Dortmund is actually known as Westphalia’s “green metropolis”, because nearly half the municipal territory consists of waterways, woodland and green spaces with parks – such as Westfalenpark and Rombergpark. Must-sees. Otherwise, there is absolutely no reason why you might want to go to Dortmund – except maybe to see the World’s biggest Christmas tree, formed by stacking hundreds of trees into the shape of a pyramid.
To me, that sounds remarkably pointless, since you don’t make a taller person, simply by putting other people on top of their head. Funnily enough, in Catalonia, people-stacking is actually a sport in which Spaniards called Castellers form human castles by stacking people into various rude shapes and the occasional Gaudi replica. There is even a region in Germany called Castell! Perhaps that’s where the people of Dortmund got it from…
To be fair to Dortmund, it does offer beer. That, for many travellers, is a selling point. Unless you know that the soft pilsner, Dortmunder Union Export (Das Original), once the ambrosia of Germany’s largest brewery, was amalgamated with pale imposters to form Brinkoff’s Brewery. I mean Dortmunder is a name you can shout – and bring fear into the hearts and minds of peace-loving Germans. But Brinkoff’s? Please. Haven’t they heard of détente? The Cold War’s over – we went to the brink, and there was nothing there; just a few seedy Prussians playing chess.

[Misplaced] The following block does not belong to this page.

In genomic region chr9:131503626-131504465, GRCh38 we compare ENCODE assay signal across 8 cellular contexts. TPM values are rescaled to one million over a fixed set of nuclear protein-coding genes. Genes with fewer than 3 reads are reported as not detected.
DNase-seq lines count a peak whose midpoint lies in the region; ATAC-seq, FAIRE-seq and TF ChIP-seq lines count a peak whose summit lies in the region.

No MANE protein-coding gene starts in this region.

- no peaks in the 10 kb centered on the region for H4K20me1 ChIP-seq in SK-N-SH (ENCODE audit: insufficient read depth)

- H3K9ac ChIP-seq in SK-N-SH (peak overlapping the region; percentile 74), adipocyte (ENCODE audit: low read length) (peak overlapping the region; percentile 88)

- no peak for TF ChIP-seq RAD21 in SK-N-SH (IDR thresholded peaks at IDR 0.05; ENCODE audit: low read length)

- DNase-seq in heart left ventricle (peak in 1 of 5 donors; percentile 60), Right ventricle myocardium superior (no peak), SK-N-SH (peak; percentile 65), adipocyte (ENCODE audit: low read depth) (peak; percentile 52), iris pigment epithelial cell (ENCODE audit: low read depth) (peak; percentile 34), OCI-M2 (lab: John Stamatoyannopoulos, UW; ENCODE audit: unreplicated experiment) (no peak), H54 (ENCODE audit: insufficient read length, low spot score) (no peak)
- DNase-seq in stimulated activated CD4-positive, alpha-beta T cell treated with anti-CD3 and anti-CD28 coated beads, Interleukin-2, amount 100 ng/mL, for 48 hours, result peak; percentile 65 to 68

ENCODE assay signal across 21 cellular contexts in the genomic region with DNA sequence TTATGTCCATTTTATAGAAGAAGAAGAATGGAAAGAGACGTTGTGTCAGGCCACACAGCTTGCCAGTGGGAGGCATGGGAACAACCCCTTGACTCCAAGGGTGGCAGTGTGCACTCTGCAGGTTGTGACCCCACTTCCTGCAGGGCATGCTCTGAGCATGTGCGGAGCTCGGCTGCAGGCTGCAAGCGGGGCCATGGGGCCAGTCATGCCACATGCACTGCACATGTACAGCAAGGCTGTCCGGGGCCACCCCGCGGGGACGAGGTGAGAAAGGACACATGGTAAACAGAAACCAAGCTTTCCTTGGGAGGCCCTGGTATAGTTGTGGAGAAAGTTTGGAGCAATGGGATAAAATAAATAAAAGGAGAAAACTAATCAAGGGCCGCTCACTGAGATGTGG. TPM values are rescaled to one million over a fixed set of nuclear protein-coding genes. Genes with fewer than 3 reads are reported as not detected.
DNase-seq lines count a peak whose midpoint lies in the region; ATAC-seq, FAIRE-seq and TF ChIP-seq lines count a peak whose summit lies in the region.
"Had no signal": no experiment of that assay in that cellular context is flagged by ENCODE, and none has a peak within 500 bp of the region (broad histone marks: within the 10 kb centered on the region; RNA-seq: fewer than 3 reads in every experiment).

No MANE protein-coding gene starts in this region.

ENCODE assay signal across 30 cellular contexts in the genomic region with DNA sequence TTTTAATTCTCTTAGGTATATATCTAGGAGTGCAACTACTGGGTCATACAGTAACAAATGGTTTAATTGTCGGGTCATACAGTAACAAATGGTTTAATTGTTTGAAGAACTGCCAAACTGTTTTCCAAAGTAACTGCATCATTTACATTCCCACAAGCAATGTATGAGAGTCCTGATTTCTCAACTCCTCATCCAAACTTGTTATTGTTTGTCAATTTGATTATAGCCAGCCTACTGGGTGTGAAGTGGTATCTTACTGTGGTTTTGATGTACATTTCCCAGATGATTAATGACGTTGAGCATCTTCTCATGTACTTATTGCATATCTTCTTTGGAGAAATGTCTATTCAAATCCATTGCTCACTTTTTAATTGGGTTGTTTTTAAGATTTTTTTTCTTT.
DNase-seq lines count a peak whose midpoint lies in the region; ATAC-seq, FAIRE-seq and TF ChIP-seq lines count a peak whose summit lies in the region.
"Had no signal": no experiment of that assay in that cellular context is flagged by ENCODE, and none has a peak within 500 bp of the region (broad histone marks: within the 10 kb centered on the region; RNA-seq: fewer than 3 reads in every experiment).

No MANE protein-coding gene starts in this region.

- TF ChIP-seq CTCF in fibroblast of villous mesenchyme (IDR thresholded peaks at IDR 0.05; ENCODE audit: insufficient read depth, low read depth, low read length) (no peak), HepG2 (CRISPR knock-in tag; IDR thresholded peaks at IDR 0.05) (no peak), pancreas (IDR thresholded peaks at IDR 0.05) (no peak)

Speaking of which, Dortmund is also home to the Dortmund Sparkassen Chess Meeting – an elite chess tournament held every July. It happens to be one of the three “majors” on the chess tournament circuit along with Corus and Linares, in The Netherlands and Spain respectively.
When you win, you get a green jacket just like in golf. But dilettantes beware: Dortmund is an invite-only event, and only the strongest grandmasters are invited. Previous grandmasters include: Leonardo Da Vinci, Isaac Newton, Claude Debussy and Jean Cocteau.
The tournament is usually played in a round-robin or double round-robin format. However, it took the form of a series of heads-up matches in 2002 and 2004. This means that you are not allowed to look at your pieces at all.
However, it was received more favourably than the first-touch matches of 2001 and 2003, whereby the piece you touch first is the piece you have to move for the rest of the game. Naturally, a computer won all four tournaments anyway.